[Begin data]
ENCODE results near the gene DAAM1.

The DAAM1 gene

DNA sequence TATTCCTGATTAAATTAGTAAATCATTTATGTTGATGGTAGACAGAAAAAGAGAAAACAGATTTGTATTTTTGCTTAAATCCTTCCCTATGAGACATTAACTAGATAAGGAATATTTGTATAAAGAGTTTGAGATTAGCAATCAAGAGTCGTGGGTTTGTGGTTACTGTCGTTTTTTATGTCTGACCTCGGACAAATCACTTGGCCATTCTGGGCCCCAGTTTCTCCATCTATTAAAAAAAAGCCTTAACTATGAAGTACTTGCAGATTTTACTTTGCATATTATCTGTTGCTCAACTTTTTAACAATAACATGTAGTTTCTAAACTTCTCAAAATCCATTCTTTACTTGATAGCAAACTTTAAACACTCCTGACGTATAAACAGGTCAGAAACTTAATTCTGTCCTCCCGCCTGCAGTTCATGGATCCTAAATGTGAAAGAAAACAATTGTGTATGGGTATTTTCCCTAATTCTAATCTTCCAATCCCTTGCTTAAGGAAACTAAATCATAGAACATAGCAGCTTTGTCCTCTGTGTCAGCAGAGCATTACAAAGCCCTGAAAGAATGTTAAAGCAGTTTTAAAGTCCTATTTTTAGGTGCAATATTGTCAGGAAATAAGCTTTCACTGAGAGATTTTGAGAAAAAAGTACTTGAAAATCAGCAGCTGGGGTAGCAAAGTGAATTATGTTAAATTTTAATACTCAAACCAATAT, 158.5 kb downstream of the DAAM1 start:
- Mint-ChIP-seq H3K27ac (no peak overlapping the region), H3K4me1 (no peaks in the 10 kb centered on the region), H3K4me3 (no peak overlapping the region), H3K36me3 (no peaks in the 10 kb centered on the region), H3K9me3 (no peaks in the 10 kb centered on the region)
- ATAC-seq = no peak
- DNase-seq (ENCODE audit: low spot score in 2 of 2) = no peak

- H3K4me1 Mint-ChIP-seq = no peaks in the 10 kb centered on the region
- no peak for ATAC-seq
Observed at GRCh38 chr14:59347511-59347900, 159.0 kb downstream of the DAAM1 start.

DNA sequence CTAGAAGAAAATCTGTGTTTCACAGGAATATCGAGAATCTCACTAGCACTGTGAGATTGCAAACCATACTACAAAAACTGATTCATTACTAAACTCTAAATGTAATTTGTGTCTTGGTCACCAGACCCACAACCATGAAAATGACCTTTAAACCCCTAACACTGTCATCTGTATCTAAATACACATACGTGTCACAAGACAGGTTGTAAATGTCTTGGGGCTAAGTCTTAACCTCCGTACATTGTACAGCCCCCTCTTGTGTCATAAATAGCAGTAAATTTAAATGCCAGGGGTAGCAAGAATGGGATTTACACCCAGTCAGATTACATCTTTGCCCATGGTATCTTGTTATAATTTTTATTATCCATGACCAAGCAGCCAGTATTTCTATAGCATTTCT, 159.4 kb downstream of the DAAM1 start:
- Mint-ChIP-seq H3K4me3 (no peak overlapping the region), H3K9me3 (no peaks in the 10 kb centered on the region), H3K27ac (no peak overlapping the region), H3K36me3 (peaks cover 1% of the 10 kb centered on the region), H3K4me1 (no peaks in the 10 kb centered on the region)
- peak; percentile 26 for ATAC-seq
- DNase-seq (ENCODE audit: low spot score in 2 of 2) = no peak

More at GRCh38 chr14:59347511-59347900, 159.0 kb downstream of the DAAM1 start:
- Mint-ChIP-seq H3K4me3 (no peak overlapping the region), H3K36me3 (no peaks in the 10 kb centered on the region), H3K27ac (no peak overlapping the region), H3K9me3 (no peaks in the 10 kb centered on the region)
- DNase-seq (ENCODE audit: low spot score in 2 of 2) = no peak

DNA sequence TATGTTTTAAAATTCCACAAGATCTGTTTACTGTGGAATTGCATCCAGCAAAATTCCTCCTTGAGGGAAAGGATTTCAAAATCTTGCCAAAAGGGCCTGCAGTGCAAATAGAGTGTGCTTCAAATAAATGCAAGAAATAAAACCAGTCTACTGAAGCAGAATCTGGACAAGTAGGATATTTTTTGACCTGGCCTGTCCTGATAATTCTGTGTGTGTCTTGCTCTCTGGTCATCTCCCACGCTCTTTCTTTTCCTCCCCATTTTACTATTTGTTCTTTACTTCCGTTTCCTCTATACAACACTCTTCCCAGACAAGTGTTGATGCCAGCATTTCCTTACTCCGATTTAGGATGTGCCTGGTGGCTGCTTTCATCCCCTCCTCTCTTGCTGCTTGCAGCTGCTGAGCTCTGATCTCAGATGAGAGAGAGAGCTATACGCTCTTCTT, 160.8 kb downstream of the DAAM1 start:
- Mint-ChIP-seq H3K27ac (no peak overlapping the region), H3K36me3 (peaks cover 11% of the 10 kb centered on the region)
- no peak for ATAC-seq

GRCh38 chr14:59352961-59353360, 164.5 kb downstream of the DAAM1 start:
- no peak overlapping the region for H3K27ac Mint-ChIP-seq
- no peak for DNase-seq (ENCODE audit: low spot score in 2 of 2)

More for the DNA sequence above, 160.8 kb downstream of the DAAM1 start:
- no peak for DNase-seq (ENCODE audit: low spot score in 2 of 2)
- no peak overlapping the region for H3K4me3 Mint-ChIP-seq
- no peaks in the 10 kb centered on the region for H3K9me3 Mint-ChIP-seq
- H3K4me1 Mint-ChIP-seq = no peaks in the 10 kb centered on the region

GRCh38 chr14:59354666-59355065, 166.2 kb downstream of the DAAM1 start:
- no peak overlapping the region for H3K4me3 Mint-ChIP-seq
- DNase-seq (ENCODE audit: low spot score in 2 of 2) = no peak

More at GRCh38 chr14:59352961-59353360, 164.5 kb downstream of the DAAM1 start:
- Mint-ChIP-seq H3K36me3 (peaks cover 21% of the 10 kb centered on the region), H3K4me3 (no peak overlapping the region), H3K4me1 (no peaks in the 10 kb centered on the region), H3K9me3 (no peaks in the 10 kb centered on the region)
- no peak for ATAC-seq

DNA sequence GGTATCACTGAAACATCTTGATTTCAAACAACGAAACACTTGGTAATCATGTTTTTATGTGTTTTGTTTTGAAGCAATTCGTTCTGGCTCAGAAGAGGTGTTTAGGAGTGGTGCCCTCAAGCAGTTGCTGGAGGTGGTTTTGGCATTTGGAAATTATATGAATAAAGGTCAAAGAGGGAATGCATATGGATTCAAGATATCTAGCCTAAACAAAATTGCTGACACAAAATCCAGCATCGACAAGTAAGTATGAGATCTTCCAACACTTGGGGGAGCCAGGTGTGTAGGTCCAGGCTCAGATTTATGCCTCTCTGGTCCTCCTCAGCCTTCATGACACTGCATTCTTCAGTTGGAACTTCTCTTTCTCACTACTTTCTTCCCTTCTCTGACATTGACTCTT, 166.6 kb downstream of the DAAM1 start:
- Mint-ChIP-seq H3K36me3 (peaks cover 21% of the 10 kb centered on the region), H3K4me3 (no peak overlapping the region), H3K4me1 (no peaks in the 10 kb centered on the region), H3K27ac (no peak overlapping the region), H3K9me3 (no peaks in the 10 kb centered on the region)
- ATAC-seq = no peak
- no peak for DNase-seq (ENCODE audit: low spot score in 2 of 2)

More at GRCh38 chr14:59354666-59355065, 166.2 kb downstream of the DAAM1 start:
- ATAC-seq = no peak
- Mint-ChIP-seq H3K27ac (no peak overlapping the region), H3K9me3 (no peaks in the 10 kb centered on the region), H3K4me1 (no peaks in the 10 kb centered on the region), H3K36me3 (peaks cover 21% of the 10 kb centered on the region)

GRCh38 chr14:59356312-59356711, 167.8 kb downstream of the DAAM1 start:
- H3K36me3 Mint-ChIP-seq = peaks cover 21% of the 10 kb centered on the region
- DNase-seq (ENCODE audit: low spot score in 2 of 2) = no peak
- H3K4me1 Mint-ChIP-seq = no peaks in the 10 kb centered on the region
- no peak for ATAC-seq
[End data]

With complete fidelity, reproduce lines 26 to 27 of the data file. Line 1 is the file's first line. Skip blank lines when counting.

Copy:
- no peaks in the 10 kb centered on the region for H3K9me3 Mint-ChIP-seq
- H3K4me1 Mint-ChIP-seq = no peaks in the 10 kb centered on the region